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Data Science and ML

What is a RAG?  – insideBIGDATA

In the Large Language Model space, one acronym is frequently put forward as the solution to all the weaknesses. Hallucinations? RAG. Privacy? RAG. Confidentiality? RAG. Unfortunately, when asked to define RAG, the definitions are all over the place. 

RAG stands for Retrieval Augmented Generation. At the core, RAG is a simple concept. However, it is a simple concept that can be implemented a hundred different ways. …and that might be the problem. RAG is often defined as a specific solution – while in reality, RAG is an approach that has multiple implementations.

At the core, RAG will take an open-ended question – that relies on the training data of the model to give you an answer – and turn that into an in-context question. An in-context question includes everything needed to answer the question – within the question itself.

For example, an open-ended question can be: “When was Obama the President of the USA?”. To turn this into an in-context question, a list of the periods of all US Presidents might be supplied, together with the question: “This is a list of the presidents of the US and the periods they were in power, use this to answer when Obama was the President of the USA?”

Another example is the open-ended question: “Does my travel insurance cover rock climbing in Chile?” There is no way an LLM has any knowledge of what insurance company you have, what particular insurance that you have, and the specific policy of that insurance. However, if one retrieved the appropriate policy, and supplied the policy as context together with the question, “Does this specific insurance policy cover rock climbing in Chile?” Then they will have turned the open-ended question that can’t be answered by a large model, into a specific question that can be answered.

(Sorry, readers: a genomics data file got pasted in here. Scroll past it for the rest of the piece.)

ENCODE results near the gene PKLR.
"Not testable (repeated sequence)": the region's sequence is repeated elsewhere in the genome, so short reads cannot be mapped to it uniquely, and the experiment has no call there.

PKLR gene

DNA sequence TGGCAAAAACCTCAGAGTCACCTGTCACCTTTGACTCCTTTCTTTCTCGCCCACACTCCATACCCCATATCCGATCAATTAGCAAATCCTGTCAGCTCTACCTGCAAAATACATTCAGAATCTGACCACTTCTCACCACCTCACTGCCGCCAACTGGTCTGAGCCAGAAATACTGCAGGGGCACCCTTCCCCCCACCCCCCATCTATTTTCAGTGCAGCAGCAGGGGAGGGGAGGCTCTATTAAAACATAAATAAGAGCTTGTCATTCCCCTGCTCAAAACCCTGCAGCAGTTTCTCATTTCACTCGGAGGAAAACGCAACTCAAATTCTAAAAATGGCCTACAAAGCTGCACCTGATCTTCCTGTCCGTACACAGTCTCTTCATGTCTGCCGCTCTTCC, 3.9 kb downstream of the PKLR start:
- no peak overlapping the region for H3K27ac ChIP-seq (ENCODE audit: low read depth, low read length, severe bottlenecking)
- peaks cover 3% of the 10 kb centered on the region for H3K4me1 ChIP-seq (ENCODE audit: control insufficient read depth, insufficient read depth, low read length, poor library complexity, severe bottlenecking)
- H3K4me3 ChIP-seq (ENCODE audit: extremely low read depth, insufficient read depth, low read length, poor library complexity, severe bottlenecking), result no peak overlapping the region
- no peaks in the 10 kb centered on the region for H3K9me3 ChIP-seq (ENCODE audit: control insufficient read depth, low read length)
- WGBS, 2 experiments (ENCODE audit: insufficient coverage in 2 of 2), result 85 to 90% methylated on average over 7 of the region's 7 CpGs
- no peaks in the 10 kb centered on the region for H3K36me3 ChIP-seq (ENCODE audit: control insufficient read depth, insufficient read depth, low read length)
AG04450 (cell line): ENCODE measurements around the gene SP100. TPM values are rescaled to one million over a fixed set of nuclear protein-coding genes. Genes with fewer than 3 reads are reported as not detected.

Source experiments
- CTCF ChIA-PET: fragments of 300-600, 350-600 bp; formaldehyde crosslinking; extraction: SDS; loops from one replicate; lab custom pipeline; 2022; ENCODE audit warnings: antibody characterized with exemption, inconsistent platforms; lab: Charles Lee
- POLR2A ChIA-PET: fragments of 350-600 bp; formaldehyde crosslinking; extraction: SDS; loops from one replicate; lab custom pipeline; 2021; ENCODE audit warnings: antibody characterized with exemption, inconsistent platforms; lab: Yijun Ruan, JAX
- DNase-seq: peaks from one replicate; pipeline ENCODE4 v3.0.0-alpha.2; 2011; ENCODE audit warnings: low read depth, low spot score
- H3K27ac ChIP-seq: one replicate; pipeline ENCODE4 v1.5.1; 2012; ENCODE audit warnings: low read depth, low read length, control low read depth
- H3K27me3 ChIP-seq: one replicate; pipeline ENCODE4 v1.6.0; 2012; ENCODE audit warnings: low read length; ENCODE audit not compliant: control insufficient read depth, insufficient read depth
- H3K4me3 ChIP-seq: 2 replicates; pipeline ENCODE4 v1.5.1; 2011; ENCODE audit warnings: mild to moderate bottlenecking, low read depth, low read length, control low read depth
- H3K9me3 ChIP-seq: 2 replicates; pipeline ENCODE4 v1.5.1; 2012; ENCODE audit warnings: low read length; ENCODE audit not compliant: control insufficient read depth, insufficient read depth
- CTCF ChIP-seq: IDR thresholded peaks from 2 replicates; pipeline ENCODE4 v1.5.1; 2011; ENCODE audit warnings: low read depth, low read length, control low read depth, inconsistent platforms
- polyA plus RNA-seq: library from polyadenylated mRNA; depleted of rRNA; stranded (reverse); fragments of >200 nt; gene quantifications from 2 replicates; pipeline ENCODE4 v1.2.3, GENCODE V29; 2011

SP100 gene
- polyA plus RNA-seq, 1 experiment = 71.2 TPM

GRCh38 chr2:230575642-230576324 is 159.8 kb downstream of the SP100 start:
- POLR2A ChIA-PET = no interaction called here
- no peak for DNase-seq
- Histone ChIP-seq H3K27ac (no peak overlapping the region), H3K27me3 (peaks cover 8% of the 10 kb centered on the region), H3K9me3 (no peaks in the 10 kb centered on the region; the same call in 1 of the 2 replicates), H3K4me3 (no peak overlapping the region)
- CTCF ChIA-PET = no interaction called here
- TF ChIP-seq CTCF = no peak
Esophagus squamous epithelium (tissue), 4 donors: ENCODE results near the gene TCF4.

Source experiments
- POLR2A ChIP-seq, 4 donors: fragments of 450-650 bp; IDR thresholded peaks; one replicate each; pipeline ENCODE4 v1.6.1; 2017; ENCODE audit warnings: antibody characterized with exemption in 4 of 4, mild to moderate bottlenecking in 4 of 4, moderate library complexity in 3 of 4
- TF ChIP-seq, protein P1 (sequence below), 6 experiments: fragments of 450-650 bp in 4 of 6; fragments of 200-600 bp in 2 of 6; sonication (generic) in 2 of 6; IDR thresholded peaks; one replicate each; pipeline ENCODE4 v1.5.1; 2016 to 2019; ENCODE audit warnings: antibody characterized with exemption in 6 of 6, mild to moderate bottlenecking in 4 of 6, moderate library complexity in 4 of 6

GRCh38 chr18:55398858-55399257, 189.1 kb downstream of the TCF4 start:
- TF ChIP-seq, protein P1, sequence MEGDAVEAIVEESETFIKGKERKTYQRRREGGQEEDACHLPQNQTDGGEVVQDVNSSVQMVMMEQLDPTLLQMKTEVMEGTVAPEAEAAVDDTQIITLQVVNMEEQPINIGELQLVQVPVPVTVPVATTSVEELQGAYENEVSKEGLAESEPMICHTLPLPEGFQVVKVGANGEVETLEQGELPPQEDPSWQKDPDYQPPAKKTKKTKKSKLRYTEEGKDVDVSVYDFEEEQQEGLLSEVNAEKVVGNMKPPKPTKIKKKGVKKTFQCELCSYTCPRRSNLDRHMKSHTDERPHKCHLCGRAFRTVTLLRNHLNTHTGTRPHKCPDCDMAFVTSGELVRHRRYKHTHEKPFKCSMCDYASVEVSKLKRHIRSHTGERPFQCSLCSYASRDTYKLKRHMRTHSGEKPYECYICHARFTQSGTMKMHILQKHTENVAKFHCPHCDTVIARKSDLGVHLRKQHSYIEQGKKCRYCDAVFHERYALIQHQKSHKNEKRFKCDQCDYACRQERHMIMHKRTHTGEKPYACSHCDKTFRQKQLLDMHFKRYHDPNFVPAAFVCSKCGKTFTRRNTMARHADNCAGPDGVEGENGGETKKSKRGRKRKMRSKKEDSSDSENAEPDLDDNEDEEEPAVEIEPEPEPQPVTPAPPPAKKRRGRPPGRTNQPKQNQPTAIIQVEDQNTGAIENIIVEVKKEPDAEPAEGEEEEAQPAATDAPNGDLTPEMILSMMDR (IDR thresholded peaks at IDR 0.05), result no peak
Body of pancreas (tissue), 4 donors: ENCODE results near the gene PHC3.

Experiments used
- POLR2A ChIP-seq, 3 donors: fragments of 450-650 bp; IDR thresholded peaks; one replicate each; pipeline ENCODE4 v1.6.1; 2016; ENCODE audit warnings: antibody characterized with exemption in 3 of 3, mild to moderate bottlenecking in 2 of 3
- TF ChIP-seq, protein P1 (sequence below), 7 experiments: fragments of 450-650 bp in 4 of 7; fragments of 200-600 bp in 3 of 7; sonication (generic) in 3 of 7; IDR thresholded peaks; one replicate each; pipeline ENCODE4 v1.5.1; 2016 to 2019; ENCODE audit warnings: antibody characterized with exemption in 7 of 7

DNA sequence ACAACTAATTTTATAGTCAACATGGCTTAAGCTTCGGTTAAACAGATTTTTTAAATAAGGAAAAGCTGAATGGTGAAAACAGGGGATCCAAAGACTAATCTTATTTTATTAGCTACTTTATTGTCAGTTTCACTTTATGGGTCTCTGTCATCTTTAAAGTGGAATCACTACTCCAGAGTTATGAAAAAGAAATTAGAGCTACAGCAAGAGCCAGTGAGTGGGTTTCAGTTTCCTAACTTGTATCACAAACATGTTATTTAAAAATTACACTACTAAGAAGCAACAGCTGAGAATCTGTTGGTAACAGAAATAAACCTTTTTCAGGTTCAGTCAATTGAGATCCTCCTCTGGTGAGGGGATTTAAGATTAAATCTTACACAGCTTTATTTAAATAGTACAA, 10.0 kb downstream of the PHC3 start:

In the process of turning these open-ended questions into in-context questions, there needs to be an orchestration. This orchestration includes a retrieval step, where content that might include the answer, is retrieved and added as a context to the question. Then it’s sent to the LLM.

The retrieval step can be implemented as a simple keyword search in a search engine, or a semantic search in a vector database – or even a series of steps where content is retrieved from a knowledge graph. RAG is just any solution adding the retrieval step. The important aspect here is that the data being retrieved does not need to be part of any training data for the large language model. 

A lot of business logic can be added to that retrieval step as well. Searches and queries can be constrained to a specific set of documents, or according to privacy and confidentiality rules. The retrieval step can be local and on-premise, while the answer portion can be using APIs or cloud-hosted models. Just keep in mind that the retrieved content must be sent together with the instruction to the large-language model.

The hype around RAG as an eliminator of LLM weaknesses is partly warranted. One can greatly reduce hallucinations, one can use their own enterprise data and answers can be more grounded in factual data. However, different categories of questions are better solved by different implementations of RAG. Enterprises need to evaluate what kind of questions they expect, and what kind of source material contains the answers, and then they can build what can become complex orchestrations to implement the appropriate patterns for RAG. Suddenly, it’s a project that needs domain experts, developers, data scientists, quality assurance, testing, and lifecycle management. It becomes an IT project.

It’s also not the end-all of useful LLMs. RAG can still hallucinate, it just hallucinates a lot less. RAG is also a question-and-answer technique – it can’t magically call APIs, create plans, or reason. Outside of Q&A, there are other techniques that might yield better results. 

About the Author

Magnus Revang is Chief Product Officer of With 25 years of rich experience in UX strategy, design, and groundbreaking market research in artificial intelligence, Magnus is an award-winning product leader. As a recognized thought leader in the fields of UX, AI, and Conversational Virtual Assistants. Magnus Revang leads Openstream’s Eva™(Enterprise Virtual Assistant) platform working with customers and driving the future of the platform.

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